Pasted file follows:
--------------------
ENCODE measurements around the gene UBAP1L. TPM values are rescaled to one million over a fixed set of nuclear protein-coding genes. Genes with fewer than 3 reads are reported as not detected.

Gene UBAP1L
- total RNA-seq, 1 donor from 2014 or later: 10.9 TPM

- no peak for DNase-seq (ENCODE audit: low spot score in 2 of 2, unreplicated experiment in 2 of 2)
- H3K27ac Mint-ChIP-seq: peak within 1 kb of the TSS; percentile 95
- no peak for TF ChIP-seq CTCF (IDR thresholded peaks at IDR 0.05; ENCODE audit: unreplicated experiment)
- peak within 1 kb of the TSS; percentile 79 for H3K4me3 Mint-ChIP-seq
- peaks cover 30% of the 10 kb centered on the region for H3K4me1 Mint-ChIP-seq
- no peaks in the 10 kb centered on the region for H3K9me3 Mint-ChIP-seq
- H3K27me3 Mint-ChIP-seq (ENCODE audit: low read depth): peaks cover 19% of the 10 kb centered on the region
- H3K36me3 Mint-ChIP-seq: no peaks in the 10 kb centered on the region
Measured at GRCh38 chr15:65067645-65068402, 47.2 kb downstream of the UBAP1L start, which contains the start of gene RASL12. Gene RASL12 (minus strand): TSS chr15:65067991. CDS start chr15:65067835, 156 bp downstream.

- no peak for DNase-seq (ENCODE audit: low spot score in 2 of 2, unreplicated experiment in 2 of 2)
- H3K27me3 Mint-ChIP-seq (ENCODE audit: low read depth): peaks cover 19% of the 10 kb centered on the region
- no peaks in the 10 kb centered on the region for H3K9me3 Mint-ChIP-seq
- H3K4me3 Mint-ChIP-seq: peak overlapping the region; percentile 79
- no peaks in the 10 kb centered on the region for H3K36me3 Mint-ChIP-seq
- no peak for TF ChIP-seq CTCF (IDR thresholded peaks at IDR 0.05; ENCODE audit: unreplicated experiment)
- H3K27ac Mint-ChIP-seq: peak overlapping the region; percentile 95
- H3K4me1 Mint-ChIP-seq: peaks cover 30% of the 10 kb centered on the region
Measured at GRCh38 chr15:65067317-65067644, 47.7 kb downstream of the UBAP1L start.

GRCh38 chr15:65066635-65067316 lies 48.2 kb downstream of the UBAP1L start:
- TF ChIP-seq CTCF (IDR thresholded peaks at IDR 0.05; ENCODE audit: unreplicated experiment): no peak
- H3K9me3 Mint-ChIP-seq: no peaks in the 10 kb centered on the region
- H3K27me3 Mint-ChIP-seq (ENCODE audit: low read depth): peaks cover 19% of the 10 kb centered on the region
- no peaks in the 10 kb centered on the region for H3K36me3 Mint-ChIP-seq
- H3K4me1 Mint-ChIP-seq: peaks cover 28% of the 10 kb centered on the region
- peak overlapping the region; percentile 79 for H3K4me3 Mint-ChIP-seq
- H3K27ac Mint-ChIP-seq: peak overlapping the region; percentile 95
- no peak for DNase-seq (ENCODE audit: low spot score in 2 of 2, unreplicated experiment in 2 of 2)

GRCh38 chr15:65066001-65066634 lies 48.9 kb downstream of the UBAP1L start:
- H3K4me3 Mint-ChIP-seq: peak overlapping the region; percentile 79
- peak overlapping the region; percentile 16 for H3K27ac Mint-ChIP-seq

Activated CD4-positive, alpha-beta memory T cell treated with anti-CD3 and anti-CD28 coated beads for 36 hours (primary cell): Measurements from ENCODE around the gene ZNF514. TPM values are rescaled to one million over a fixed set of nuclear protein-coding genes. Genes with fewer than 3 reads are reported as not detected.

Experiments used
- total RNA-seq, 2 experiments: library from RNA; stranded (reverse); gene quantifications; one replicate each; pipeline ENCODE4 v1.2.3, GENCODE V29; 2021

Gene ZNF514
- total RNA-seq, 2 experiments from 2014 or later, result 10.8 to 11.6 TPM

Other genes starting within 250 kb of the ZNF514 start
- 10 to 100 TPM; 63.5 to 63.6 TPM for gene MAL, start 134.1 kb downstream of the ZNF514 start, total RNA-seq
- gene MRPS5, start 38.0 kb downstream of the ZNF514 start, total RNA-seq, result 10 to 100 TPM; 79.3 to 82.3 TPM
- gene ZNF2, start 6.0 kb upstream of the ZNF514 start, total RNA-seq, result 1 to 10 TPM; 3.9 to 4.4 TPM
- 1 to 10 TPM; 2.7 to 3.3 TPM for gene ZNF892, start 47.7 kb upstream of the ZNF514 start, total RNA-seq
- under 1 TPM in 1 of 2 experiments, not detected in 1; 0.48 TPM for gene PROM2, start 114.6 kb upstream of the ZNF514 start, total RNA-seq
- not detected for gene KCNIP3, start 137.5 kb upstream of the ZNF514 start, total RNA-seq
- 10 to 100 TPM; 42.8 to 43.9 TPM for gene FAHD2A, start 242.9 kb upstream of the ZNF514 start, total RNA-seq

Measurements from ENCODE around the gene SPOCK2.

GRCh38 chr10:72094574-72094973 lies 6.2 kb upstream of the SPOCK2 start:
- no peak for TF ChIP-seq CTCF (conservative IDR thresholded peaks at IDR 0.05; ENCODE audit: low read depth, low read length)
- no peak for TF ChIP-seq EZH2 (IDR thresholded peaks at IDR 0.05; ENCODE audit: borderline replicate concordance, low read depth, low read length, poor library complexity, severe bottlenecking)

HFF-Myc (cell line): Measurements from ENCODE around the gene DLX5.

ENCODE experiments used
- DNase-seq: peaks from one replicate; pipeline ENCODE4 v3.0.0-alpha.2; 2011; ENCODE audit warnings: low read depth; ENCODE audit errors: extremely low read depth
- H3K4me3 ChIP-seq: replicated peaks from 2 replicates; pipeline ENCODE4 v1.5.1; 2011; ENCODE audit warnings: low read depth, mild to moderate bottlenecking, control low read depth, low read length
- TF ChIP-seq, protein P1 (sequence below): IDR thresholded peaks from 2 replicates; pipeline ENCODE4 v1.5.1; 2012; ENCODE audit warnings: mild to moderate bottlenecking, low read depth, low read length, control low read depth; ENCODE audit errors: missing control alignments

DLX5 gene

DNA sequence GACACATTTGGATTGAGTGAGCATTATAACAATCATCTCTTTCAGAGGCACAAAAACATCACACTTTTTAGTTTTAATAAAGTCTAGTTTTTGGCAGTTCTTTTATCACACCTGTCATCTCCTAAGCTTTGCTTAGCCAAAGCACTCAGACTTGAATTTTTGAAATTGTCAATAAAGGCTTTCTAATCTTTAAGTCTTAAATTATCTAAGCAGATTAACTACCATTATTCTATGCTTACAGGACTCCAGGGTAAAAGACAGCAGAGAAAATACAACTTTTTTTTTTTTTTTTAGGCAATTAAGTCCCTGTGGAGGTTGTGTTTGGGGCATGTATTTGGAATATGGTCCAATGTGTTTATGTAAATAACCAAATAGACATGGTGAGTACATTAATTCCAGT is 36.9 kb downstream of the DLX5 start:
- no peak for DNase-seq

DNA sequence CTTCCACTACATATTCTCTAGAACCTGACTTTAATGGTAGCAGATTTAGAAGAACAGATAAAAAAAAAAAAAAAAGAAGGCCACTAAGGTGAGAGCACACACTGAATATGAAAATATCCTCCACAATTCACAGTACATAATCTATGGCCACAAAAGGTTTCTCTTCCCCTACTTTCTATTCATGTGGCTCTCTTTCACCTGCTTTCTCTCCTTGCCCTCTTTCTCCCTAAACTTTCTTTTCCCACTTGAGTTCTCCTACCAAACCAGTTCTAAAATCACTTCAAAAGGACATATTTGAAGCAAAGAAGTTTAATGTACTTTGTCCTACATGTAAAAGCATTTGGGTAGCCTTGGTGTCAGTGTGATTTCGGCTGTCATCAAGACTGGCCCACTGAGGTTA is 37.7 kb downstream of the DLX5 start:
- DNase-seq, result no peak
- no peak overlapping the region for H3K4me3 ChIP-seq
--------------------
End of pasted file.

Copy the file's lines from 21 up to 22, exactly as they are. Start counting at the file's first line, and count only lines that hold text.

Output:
Measured at GRCh38 chr15:65067317-65067644, 47.7 kb downstream of the UBAP1L start.

GRCh38 chr15:65066635-65067316 lies 48.2 kb downstream of the UBAP1L start: